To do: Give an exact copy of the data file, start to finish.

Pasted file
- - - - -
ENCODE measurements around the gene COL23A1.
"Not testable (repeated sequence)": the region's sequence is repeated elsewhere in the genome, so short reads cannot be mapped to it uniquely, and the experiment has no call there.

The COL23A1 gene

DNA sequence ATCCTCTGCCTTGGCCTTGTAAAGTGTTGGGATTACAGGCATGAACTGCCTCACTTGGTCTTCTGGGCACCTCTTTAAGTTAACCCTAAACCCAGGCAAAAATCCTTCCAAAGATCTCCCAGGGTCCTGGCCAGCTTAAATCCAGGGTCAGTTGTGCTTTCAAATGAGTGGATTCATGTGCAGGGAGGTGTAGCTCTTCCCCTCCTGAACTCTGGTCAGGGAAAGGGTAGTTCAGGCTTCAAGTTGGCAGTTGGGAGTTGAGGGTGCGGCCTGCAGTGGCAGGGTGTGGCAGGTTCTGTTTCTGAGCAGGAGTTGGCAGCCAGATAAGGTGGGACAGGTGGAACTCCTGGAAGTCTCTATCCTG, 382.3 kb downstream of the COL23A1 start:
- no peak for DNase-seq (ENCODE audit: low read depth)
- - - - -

ENCODE measurements around the gene COL23A1.
"Not testable (repeated sequence)": the region's sequence is repeated elsewhere in the genome, so short reads cannot be mapped to it uniquely, and the experiment has no call there.

The COL23A1 gene

DNA sequence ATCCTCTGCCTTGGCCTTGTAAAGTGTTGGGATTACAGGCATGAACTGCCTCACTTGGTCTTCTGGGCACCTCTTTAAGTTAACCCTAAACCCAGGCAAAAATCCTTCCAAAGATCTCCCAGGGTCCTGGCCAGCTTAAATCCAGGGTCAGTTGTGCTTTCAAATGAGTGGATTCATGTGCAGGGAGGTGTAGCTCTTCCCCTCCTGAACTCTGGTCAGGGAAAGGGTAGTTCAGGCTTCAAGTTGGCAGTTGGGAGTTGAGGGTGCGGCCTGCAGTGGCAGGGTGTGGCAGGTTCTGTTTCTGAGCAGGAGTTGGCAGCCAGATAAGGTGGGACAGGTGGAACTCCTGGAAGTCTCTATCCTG, 382.3 kb downstream of the COL23A1 start:
- no peak for DNase-seq (ENCODE audit: low read depth)